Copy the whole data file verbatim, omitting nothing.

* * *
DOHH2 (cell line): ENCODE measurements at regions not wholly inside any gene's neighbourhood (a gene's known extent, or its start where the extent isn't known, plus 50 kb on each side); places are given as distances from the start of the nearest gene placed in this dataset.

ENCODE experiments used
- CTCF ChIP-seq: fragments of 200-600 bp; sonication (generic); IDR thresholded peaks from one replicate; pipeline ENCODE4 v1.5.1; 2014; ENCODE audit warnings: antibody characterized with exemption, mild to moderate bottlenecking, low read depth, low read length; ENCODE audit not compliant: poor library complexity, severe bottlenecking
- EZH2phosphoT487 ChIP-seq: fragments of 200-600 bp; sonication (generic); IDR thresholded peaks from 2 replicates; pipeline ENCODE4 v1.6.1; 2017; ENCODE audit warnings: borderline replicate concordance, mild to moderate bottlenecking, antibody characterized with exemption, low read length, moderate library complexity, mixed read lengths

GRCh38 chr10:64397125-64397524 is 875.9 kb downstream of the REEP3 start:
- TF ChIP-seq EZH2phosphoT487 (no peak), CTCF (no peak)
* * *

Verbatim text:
DOHH2 (cell line): ENCODE measurements at regions not wholly inside any gene's neighbourhood (a gene's known extent, or its start where the extent isn't known, plus 50 kb on each side); places are given as distances from the start of the nearest gene placed in this dataset.

ENCODE experiments used
- CTCF ChIP-seq: fragments of 200-600 bp; sonication (generic); IDR thresholded peaks from one replicate; pipeline ENCODE4 v1.5.1; 2014; ENCODE audit warnings: antibody characterized with exemption, mild to moderate bottlenecking, low read depth, low read length; ENCODE audit not compliant: poor library complexity, severe bottlenecking
- EZH2phosphoT487 ChIP-seq: fragments of 200-600 bp; sonication (generic); IDR thresholded peaks from 2 replicates; pipeline ENCODE4 v1.6.1; 2017; ENCODE audit warnings: borderline replicate concordance, mild to moderate bottlenecking, antibody characterized with exemption, low read length, moderate library complexity, mixed read lengths

GRCh38 chr10:64397125-64397524 is 875.9 kb downstream of the REEP3 start:
- TF ChIP-seq EZH2phosphoT487 (no peak), CTCF (no peak)